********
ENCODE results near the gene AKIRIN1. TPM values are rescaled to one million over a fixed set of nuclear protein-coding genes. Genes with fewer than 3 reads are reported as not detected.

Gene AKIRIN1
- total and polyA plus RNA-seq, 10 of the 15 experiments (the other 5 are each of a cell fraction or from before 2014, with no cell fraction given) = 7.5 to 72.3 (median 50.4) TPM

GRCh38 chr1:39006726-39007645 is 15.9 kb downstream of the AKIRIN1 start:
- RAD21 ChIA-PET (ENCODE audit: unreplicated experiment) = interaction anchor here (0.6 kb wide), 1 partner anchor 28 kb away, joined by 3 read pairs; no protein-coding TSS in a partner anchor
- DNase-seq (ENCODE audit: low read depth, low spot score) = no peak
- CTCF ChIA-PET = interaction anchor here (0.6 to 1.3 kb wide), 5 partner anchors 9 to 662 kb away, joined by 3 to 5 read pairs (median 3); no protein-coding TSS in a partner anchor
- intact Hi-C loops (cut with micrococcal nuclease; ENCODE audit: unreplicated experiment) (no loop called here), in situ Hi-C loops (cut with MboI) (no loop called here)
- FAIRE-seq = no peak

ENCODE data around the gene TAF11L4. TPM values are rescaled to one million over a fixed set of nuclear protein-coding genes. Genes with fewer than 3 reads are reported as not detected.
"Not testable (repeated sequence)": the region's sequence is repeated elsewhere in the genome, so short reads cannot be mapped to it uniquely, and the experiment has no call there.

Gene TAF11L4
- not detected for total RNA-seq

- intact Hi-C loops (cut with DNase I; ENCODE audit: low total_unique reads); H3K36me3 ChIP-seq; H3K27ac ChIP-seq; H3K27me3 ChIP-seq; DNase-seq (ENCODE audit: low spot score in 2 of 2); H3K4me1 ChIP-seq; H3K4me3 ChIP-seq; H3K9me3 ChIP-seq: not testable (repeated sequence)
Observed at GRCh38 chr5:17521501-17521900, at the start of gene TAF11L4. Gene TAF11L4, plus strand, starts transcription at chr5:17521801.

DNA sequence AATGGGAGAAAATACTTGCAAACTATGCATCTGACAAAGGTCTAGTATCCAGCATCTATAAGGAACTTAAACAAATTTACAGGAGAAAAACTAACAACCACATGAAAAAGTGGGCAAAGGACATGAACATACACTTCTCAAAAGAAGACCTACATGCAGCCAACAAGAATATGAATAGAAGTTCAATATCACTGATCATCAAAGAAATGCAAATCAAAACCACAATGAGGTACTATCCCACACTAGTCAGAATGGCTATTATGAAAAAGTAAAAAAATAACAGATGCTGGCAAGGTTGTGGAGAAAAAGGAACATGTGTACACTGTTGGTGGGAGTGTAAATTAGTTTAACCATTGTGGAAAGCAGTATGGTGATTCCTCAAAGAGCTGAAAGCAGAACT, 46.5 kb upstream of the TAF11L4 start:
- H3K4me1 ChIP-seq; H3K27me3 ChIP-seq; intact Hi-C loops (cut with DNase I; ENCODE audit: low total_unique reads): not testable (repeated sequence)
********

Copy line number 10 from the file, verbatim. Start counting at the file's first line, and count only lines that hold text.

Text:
ENCODE data around the gene TAF11L4. TPM values are rescaled to one million over a fixed set of nuclear protein-coding genes. Genes with fewer than 3 reads are reported as not detected.